Most states provide public employees with limited statutory protections; a few permit public employees to strike in support of their demands in some circumstances. Some states, however, particularly in the South, make it illegal for a governmental entity to enter into a collective bargaining agreement with a union.
Patrick J. Wright, director of the Mackinac Center Legal Foundation, a public interest law firm that advances individual freedom and the rule of law in Michigan, has a great, informative post that further elaborates on this topic, titled Public-Sector Bargaining Privileges Are Not Inalienable Rights.
People frequently ask me my stance on labor union organizing, since it is a specialty area of mine. Personally, my view is very Libertarian: “free persons should have the right to associate or not associate in labor unions, and an employer should have the right to recognize or refuse to recognize a union.” Above all else, however, I feel very strongly that no individual should be forced to be in a union as a condition of employment. I have been in such situations, and have found them to be damaging to my personal morale and stagnating for my career. My belief is that government’s first priority is to protect the rights of the individual, and by forcing a government employee to be a member of a union as part of any collective bargaining agreement when it’s applied seems to me to be a major conflict of interest.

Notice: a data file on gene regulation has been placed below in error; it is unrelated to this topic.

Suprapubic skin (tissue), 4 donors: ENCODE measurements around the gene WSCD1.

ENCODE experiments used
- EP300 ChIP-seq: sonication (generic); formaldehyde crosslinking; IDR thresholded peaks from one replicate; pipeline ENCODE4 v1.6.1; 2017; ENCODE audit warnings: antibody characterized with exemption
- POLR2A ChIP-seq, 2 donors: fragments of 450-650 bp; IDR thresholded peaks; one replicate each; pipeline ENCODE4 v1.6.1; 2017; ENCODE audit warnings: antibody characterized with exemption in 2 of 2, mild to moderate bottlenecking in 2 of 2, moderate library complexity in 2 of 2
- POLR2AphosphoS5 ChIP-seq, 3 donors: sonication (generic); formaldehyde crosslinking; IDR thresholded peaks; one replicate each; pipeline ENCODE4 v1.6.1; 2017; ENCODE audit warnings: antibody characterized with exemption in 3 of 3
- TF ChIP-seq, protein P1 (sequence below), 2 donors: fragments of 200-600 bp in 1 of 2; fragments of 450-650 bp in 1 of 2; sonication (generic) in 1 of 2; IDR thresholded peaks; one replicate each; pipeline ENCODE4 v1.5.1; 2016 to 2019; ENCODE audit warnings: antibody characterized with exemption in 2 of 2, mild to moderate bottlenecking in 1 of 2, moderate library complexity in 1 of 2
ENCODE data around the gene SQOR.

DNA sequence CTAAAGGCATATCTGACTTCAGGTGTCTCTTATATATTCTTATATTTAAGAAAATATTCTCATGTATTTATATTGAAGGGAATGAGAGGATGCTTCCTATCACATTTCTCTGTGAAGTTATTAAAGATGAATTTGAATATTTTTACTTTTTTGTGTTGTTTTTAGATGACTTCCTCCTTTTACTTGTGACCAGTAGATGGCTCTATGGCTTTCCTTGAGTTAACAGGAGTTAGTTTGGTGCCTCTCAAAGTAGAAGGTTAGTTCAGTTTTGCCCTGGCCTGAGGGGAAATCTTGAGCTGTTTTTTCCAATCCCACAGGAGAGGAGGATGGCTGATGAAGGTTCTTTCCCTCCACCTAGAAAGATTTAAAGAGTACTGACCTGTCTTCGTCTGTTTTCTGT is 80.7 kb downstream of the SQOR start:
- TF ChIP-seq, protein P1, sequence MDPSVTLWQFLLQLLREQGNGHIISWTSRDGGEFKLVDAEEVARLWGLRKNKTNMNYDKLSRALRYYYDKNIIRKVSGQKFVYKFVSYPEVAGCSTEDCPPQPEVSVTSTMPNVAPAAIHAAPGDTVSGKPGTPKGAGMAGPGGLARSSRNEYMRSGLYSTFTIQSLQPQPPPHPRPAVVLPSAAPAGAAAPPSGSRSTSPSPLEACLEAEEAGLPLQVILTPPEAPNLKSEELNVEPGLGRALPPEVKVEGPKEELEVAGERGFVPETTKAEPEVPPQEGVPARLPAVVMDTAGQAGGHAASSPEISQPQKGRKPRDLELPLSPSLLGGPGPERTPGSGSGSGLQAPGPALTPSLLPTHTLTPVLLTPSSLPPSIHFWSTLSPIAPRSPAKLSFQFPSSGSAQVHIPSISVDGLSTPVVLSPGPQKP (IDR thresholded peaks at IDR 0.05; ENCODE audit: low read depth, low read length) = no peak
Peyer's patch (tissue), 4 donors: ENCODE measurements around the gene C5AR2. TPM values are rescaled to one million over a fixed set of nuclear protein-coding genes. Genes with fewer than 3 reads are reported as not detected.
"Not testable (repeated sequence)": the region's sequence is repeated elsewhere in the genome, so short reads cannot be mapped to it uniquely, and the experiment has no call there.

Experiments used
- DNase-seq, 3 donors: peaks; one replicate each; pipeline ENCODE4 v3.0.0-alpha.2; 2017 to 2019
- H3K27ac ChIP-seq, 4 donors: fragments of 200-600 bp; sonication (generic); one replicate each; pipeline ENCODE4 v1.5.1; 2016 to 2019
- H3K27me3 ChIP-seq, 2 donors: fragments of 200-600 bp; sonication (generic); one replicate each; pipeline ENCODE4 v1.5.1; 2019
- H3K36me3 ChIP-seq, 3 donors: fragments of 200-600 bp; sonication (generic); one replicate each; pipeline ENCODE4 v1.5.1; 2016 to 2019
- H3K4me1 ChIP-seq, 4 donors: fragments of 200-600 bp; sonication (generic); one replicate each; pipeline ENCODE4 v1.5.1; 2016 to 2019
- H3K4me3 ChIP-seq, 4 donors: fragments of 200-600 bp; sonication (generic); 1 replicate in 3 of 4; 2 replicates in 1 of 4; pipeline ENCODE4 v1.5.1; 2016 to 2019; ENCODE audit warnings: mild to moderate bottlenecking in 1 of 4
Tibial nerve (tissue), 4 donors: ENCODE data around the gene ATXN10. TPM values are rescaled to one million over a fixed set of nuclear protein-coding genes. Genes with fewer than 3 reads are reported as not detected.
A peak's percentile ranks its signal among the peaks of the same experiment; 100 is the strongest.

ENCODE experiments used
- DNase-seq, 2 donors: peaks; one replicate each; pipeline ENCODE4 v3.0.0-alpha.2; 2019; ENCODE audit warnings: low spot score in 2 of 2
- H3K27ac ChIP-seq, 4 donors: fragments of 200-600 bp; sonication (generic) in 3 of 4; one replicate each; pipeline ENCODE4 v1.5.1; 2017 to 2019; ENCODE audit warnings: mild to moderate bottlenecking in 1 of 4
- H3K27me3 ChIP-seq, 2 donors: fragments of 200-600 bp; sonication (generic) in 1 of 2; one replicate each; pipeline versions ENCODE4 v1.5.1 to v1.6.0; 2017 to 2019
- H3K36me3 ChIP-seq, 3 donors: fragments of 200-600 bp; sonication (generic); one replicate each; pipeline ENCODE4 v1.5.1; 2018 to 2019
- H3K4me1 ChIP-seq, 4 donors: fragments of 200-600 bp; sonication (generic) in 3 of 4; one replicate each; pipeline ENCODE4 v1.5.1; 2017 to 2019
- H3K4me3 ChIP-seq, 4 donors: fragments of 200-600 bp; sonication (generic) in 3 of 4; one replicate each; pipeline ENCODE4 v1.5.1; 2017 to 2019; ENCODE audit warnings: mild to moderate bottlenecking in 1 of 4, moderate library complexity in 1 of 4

There are a whole host of additional reasons why allowing government unions presents many conflicts of interest and creates volatile situations for local and state governments, and for the taxpayers. They are too numerous to detail in this post; I recommend you read some of the history on public sector unionizing, including the opposition from Franklin Delano Roosevelt and former AFL-CIO president George Meany.
The propaganda from the left about public sector collective bargaining being an inalienable right, and a basic pillar of democracy is hard enough to swallow. That labor leaders would further exacerbate an already divisive situation by attempting to use non-ratified conventions from a United Nations International Labor Agency as a pressure mechanism to override the sovereignty of our state and federal laws, including the repeal of Right to Work laws in 22 states, is absolutely shameful.
Nationwide Day of Action on March 12th info here at Wisconsin AFL-CIO. Also follow for Nationwide Day of Action on April 4th.
Click here for complete list of 15 Perspectives Adopted by the Emergency Labor Meeting.